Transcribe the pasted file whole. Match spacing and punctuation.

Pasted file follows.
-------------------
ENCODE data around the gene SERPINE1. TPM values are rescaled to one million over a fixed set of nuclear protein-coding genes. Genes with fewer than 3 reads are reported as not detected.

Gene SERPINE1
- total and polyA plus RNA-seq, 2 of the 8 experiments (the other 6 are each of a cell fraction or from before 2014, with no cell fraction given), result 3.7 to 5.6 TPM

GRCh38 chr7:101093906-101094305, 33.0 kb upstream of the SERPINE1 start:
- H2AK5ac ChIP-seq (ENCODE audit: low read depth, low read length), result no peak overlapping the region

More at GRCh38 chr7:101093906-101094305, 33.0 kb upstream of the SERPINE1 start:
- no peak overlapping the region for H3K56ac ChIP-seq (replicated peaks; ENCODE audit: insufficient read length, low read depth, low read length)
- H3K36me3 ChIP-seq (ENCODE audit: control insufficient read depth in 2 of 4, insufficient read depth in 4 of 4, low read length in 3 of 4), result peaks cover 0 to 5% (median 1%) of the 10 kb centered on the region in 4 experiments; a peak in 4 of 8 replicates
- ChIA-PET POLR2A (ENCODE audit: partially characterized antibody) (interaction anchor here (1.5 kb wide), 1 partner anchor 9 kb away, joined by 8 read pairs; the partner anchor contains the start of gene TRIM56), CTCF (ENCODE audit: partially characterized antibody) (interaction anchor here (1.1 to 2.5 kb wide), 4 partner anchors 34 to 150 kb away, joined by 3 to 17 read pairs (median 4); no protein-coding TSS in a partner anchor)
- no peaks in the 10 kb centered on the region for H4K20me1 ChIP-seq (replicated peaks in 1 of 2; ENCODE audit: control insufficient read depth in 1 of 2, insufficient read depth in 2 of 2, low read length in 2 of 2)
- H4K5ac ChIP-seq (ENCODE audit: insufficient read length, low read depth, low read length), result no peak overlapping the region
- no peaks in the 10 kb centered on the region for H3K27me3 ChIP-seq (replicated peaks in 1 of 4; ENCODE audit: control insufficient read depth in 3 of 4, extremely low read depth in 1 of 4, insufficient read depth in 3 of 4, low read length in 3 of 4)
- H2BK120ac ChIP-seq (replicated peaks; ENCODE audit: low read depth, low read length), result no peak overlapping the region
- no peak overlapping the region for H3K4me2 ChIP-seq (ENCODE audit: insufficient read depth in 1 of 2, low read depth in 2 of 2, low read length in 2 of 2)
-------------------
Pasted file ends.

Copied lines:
ENCODE data around the gene SERPINE1. TPM values are rescaled to one million over a fixed set of nuclear protein-coding genes. Genes with fewer than 3 reads are reported as not detected.

Gene SERPINE1
- total and polyA plus RNA-seq, 2 of the 8 experiments (the other 6 are each of a cell fraction or from before 2014, with no cell fraction given), result 3.7 to 5.6 TPM

GRCh38 chr7:101093906-101094305, 33.0 kb upstream of the SERPINE1 start:
- H2AK5ac ChIP-seq (ENCODE audit: low read depth, low read length), result no peak overlapping the region

More at GRCh38 chr7:101093906-101094305, 33.0 kb upstream of the SERPINE1 start:
- no peak overlapping the region for H3K56ac ChIP-seq (replicated peaks; ENCODE audit: insufficient read length, low read depth, low read length)
- H3K36me3 ChIP-seq (ENCODE audit: control insufficient read depth in 2 of 4, insufficient read depth in 4 of 4, low read length in 3 of 4), result peaks cover 0 to 5% (median 1%) of the 10 kb centered on the region in 4 experiments; a peak in 4 of 8 replicates
- ChIA-PET POLR2A (ENCODE audit: partially characterized antibody) (interaction anchor here (1.5 kb wide), 1 partner anchor 9 kb away, joined by 8 read pairs; the partner anchor contains the start of gene TRIM56), CTCF (ENCODE audit: partially characterized antibody) (interaction anchor here (1.1 to 2.5 kb wide), 4 partner anchors 34 to 150 kb away, joined by 3 to 17 read pairs (median 4); no protein-coding TSS in a partner anchor)
- no peaks in the 10 kb centered on the region for H4K20me1 ChIP-seq (replicated peaks in 1 of 2; ENCODE audit: control insufficient read depth in 1 of 2, insufficient read depth in 2 of 2, low read length in 2 of 2)
- H4K5ac ChIP-seq (ENCODE audit: insufficient read length, low read depth, low read length), result no peak overlapping the region
- no peaks in the 10 kb centered on the region for H3K27me3 ChIP-seq (replicated peaks in 1 of 4; ENCODE audit: control insufficient read depth in 3 of 4, extremely low read depth in 1 of 4, insufficient read depth in 3 of 4, low read length in 3 of 4)
- H2BK120ac ChIP-seq (replicated peaks; ENCODE audit: low read depth, low read length), result no peak overlapping the region
- no peak overlapping the region for H3K4me2 ChIP-seq (ENCODE audit: insufficient read depth in 1 of 2, low read depth in 2 of 2, low read length in 2 of 2)